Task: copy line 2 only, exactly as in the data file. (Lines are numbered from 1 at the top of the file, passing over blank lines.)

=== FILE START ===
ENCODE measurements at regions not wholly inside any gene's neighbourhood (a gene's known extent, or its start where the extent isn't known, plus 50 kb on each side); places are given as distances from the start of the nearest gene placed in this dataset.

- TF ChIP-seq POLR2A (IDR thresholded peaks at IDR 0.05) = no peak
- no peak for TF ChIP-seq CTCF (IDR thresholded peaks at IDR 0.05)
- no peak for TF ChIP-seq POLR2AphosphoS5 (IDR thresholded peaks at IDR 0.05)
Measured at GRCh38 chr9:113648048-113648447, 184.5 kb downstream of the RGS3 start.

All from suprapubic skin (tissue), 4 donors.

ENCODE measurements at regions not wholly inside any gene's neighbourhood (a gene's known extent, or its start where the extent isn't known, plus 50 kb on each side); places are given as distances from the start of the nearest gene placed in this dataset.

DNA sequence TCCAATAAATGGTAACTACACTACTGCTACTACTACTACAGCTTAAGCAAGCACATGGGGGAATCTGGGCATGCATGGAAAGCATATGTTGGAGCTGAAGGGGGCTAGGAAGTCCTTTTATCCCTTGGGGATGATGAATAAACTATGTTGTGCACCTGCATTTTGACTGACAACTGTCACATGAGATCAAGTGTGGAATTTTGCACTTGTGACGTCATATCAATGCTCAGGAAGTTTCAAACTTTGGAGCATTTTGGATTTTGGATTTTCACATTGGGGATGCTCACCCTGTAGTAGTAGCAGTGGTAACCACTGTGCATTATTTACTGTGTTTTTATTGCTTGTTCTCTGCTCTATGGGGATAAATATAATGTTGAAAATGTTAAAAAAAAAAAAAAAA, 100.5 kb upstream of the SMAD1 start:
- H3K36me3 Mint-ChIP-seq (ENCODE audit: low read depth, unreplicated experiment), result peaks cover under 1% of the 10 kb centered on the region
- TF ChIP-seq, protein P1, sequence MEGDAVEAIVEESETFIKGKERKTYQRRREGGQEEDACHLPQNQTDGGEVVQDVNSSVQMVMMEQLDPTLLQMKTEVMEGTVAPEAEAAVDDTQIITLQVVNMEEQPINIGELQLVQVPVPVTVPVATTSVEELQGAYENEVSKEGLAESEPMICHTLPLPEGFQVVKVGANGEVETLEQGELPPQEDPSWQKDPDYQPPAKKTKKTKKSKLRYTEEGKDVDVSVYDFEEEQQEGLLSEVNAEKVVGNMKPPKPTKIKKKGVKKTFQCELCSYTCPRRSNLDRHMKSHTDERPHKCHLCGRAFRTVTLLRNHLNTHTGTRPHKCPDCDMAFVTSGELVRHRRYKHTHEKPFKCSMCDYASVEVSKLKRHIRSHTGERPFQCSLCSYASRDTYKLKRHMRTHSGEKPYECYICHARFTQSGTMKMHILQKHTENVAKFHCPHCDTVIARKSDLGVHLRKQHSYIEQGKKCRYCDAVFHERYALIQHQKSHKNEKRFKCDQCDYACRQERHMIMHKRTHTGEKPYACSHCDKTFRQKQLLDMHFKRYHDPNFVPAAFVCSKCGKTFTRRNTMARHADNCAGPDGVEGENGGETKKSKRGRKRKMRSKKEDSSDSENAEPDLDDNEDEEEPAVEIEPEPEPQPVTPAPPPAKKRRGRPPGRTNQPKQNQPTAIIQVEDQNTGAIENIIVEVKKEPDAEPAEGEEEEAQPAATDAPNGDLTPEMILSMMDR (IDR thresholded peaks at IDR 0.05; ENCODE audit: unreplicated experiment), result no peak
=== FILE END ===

- TF ChIP-seq POLR2A (IDR thresholded peaks at IDR 0.05) = no peak